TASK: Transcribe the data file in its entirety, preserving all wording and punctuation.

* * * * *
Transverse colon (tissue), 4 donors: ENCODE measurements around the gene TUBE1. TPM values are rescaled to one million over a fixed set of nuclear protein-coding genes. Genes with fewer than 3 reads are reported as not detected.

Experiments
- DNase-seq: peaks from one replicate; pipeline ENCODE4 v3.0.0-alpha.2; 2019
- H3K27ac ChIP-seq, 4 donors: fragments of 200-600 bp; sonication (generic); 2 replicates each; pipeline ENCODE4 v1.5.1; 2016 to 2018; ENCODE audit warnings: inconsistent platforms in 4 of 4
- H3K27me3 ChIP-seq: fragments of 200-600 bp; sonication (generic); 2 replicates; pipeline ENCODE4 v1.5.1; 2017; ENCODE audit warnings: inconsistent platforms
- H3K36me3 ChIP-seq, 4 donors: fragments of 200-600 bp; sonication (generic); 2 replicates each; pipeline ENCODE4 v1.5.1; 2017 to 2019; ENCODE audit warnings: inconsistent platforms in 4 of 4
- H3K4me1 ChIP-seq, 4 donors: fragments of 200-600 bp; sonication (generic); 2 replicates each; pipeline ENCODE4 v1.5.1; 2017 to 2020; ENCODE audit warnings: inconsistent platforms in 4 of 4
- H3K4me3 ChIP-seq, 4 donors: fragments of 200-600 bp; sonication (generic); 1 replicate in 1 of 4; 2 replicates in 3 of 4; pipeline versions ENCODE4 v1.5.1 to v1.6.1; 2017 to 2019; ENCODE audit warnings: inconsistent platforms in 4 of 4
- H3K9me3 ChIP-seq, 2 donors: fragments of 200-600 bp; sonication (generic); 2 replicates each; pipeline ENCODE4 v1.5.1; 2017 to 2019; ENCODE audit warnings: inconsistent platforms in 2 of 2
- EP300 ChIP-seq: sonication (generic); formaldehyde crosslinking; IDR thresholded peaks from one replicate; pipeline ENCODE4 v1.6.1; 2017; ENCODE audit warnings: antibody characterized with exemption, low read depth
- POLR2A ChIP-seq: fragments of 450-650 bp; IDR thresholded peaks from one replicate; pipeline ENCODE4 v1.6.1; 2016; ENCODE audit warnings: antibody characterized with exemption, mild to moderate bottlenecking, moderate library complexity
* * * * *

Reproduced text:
Transverse colon (tissue), 4 donors: ENCODE measurements around the gene TUBE1. TPM values are rescaled to one million over a fixed set of nuclear protein-coding genes. Genes with fewer than 3 reads are reported as not detected.

Experiments
- DNase-seq: peaks from one replicate; pipeline ENCODE4 v3.0.0-alpha.2; 2019
- H3K27ac ChIP-seq, 4 donors: fragments of 200-600 bp; sonication (generic); 2 replicates each; pipeline ENCODE4 v1.5.1; 2016 to 2018; ENCODE audit warnings: inconsistent platforms in 4 of 4
- H3K27me3 ChIP-seq: fragments of 200-600 bp; sonication (generic); 2 replicates; pipeline ENCODE4 v1.5.1; 2017; ENCODE audit warnings: inconsistent platforms
- H3K36me3 ChIP-seq, 4 donors: fragments of 200-600 bp; sonication (generic); 2 replicates each; pipeline ENCODE4 v1.5.1; 2017 to 2019; ENCODE audit warnings: inconsistent platforms in 4 of 4
- H3K4me1 ChIP-seq, 4 donors: fragments of 200-600 bp; sonication (generic); 2 replicates each; pipeline ENCODE4 v1.5.1; 2017 to 2020; ENCODE audit warnings: inconsistent platforms in 4 of 4
- H3K4me3 ChIP-seq, 4 donors: fragments of 200-600 bp; sonication (generic); 1 replicate in 1 of 4; 2 replicates in 3 of 4; pipeline versions ENCODE4 v1.5.1 to v1.6.1; 2017 to 2019; ENCODE audit warnings: inconsistent platforms in 4 of 4
- H3K9me3 ChIP-seq, 2 donors: fragments of 200-600 bp; sonication (generic); 2 replicates each; pipeline ENCODE4 v1.5.1; 2017 to 2019; ENCODE audit warnings: inconsistent platforms in 2 of 2
- EP300 ChIP-seq: sonication (generic); formaldehyde crosslinking; IDR thresholded peaks from one replicate; pipeline ENCODE4 v1.6.1; 2017; ENCODE audit warnings: antibody characterized with exemption, low read depth
- POLR2A ChIP-seq: fragments of 450-650 bp; IDR thresholded peaks from one replicate; pipeline ENCODE4 v1.6.1; 2016; ENCODE audit warnings: antibody characterized with exemption, mild to moderate bottlenecking, moderate library complexity